What’s the secret to loyalty program success? James Frost, marketing director at Nectar in the UK, shares some of his tips and insights.
Could you give a brief overview of the Nectar program to date?
Nectar is the UK’s largest loyalty program. Customers can collect Nectar points when shopping for groceries, doing DIY, booking a holiday, paying household bills, buying petrol and even getting their car serviced.
Just last year, in September 2012, we celebrated Nectar’s 10th birthday. Since launch, Nectar has given back over £2 billion of rewards to its 19 million collectors, including money off shopping, travel, days out and cinema tickets.
We’re also pleased to say that that this year (and also in 2012) Nectar was awarded the ‘Best card-based loyalty program’ at the Loyalty Awards for Europe & Middle East.
Who are Nectar’s main rivals?
The other big loyalty programs in the UK are Tesco Clubcard and Boots Advantage Card.
The loyalty sector is a busy, competitive place. What makes Nectar stand out?
From a customer point of view, I’d have to say the huge number of ways in which people can collect Nectar points. At present, people can collect Nectar points on over 50% of their household spend which means the points quickly accumulate. The other programs tend to offer relatively narrow opportunities to earn points.
What has been Nectar’s biggest success to date?
A hard one, since there have been so many highlights recently, but I think when we became the UK’s biggest program, overtaking Tesco Clubcard. That was a big moment for everyone here.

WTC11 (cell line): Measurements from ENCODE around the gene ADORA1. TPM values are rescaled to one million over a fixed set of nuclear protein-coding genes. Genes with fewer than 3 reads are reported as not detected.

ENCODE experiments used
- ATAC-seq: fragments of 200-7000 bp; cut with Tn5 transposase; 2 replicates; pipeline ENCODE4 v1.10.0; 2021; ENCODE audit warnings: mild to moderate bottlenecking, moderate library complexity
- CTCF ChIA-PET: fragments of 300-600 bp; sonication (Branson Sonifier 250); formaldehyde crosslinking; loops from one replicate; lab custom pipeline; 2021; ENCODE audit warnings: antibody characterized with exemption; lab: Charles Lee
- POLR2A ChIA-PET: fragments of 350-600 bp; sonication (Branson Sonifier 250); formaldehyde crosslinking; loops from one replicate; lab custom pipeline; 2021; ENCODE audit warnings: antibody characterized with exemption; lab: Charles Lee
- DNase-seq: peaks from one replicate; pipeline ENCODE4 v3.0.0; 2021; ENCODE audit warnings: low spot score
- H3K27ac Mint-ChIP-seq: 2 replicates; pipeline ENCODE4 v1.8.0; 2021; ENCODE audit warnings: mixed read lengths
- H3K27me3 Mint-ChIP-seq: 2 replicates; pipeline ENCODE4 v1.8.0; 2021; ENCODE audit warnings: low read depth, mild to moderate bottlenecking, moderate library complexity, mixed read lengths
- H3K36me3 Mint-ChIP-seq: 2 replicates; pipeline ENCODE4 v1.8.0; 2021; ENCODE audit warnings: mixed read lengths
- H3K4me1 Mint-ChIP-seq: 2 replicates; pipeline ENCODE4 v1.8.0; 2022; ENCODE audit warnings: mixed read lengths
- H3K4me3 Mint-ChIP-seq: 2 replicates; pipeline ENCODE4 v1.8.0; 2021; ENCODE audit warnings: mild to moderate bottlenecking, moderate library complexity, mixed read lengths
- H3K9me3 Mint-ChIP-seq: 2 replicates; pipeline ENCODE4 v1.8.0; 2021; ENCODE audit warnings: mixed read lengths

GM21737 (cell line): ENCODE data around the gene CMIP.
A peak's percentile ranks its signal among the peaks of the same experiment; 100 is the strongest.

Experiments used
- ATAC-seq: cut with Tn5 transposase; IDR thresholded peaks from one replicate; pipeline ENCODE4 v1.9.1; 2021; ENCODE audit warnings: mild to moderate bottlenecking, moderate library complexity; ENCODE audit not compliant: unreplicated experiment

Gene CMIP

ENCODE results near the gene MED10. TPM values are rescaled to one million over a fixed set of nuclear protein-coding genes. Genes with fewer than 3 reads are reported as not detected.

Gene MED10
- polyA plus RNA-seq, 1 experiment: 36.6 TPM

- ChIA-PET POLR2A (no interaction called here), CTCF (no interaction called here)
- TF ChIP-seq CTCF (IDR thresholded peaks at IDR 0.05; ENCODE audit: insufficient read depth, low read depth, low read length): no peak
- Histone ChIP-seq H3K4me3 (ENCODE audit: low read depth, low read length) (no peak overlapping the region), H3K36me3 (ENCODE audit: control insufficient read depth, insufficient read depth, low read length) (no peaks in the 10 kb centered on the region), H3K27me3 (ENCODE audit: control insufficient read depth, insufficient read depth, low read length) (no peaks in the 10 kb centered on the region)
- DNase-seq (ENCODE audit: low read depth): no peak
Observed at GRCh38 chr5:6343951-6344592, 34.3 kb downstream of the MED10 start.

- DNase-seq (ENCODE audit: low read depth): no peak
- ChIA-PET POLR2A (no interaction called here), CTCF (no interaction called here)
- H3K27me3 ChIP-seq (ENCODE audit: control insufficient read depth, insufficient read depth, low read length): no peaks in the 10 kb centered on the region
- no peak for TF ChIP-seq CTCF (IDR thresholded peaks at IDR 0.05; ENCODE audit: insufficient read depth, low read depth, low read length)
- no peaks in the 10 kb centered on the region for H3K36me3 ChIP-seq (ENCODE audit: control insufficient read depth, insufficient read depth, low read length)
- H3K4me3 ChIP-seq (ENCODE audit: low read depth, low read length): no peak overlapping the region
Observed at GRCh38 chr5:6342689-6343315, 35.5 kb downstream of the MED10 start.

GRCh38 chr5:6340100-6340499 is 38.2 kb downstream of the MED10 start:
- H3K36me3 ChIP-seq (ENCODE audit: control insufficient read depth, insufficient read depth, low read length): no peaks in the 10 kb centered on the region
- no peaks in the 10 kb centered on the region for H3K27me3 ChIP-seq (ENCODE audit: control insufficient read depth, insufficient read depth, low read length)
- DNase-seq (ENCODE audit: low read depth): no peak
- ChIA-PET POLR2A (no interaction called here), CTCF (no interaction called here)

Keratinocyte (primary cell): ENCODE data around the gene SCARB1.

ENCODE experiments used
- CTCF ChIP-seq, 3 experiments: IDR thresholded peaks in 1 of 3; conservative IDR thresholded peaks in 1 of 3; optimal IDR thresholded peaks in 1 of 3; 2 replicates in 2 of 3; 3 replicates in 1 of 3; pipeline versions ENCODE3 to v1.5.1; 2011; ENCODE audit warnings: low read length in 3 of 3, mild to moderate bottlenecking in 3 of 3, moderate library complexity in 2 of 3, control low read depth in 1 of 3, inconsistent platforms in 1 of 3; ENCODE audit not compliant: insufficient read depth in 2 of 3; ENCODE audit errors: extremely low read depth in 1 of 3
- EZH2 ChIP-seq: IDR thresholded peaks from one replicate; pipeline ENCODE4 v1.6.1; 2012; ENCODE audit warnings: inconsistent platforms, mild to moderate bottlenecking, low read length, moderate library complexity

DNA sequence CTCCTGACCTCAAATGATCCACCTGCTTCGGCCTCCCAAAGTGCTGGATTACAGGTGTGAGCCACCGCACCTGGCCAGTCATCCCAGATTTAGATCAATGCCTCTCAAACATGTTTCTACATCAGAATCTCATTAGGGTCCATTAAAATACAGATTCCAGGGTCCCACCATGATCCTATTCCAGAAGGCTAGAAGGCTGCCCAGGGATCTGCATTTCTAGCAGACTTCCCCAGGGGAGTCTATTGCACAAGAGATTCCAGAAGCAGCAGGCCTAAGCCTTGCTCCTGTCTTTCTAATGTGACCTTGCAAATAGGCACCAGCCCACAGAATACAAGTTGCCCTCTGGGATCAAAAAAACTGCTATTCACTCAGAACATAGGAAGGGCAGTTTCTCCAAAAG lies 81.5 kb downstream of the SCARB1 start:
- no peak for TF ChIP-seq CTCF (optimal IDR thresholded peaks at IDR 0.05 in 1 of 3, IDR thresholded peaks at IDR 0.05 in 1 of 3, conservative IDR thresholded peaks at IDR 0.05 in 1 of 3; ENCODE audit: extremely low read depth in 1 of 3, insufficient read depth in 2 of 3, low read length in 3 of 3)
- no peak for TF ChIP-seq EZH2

And its biggest mistake/learning?
Our biggest learning has been about how quickly you can shift from old fashioned marketing (paper and plastic) to new tools (like apps and digital offers). Whilst the new generation is all for these things, the older generation aren’t as quick to move as you would like them too. So we’ve found we need to keep a good balance of both, and let the customer decide how they want to engage with you.
What do you think Nectar will look like in five years’ time?
We see there being a shift from simply rewarding customers for transactions, to rewarding interactions too. We’ve already been doing this at Nectar by rewarding people with points for donating clothes to Oxfam (a UK charity), for re-using plastic bags when buying their groceries at Sainsbury’s, and encouraging people to switch to paperless billing with British Gas (the UK’s largest utility supplier).
What are your preconceptions of Australia, in particular the Aussie marketing and loyalty landscape?
Dangerous to generalise being a Pom, but I think Australians are a fairly straightforward bunch, and hard to fool, which means loyalty programs need to have real substance to them, not just ‘fluff’.
Do you think Aussies are loyal people?
Absolutely. Our research shows that loyalty program membership in Australia is very similar to the UK and actually slightly higher than the US.
What’s keeping you up at night?